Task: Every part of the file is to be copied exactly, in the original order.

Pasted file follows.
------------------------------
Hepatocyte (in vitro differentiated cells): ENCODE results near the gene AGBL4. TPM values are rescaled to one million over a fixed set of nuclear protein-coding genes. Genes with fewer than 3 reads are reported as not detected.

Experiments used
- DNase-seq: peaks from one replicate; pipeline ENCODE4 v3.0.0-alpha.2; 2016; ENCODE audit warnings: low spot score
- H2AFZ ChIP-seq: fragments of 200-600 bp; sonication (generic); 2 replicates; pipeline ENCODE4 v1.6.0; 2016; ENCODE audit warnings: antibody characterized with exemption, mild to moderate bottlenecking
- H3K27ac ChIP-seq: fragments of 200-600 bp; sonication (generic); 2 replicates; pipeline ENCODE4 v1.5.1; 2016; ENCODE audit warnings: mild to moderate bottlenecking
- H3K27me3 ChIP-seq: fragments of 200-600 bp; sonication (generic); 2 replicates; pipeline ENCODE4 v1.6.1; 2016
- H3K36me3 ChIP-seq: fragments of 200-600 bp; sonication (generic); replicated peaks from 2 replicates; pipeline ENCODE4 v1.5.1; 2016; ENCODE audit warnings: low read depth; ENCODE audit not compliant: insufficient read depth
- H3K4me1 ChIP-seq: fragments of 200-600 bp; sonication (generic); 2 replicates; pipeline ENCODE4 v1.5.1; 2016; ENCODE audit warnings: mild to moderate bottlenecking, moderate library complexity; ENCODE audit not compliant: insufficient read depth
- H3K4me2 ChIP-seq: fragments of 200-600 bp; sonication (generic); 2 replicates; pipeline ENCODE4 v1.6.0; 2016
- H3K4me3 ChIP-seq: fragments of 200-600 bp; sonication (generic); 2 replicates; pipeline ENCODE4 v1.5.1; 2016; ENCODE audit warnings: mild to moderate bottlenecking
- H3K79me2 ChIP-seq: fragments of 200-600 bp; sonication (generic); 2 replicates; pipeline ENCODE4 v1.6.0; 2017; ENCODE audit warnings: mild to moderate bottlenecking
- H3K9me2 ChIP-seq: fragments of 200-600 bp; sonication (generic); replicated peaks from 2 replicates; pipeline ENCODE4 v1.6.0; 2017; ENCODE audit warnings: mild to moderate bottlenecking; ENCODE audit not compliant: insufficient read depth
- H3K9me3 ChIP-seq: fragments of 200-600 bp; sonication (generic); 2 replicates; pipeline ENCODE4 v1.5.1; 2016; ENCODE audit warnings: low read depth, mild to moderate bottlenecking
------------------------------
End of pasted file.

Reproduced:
Hepatocyte (in vitro differentiated cells): ENCODE results near the gene AGBL4. TPM values are rescaled to one million over a fixed set of nuclear protein-coding genes. Genes with fewer than 3 reads are reported as not detected.

Experiments used
- DNase-seq: peaks from one replicate; pipeline ENCODE4 v3.0.0-alpha.2; 2016; ENCODE audit warnings: low spot score
- H2AFZ ChIP-seq: fragments of 200-600 bp; sonication (generic); 2 replicates; pipeline ENCODE4 v1.6.0; 2016; ENCODE audit warnings: antibody characterized with exemption, mild to moderate bottlenecking
- H3K27ac ChIP-seq: fragments of 200-600 bp; sonication (generic); 2 replicates; pipeline ENCODE4 v1.5.1; 2016; ENCODE audit warnings: mild to moderate bottlenecking
- H3K27me3 ChIP-seq: fragments of 200-600 bp; sonication (generic); 2 replicates; pipeline ENCODE4 v1.6.1; 2016
- H3K36me3 ChIP-seq: fragments of 200-600 bp; sonication (generic); replicated peaks from 2 replicates; pipeline ENCODE4 v1.5.1; 2016; ENCODE audit warnings: low read depth; ENCODE audit not compliant: insufficient read depth
- H3K4me1 ChIP-seq: fragments of 200-600 bp; sonication (generic); 2 replicates; pipeline ENCODE4 v1.5.1; 2016; ENCODE audit warnings: mild to moderate bottlenecking, moderate library complexity; ENCODE audit not compliant: insufficient read depth
- H3K4me2 ChIP-seq: fragments of 200-600 bp; sonication (generic); 2 replicates; pipeline ENCODE4 v1.6.0; 2016
- H3K4me3 ChIP-seq: fragments of 200-600 bp; sonication (generic); 2 replicates; pipeline ENCODE4 v1.5.1; 2016; ENCODE audit warnings: mild to moderate bottlenecking
- H3K79me2 ChIP-seq: fragments of 200-600 bp; sonication (generic); 2 replicates; pipeline ENCODE4 v1.6.0; 2017; ENCODE audit warnings: mild to moderate bottlenecking
- H3K9me2 ChIP-seq: fragments of 200-600 bp; sonication (generic); replicated peaks from 2 replicates; pipeline ENCODE4 v1.6.0; 2017; ENCODE audit warnings: mild to moderate bottlenecking; ENCODE audit not compliant: insufficient read depth
- H3K9me3 ChIP-seq: fragments of 200-600 bp; sonication (generic); 2 replicates; pipeline ENCODE4 v1.5.1; 2016; ENCODE audit warnings: low read depth, mild to moderate bottlenecking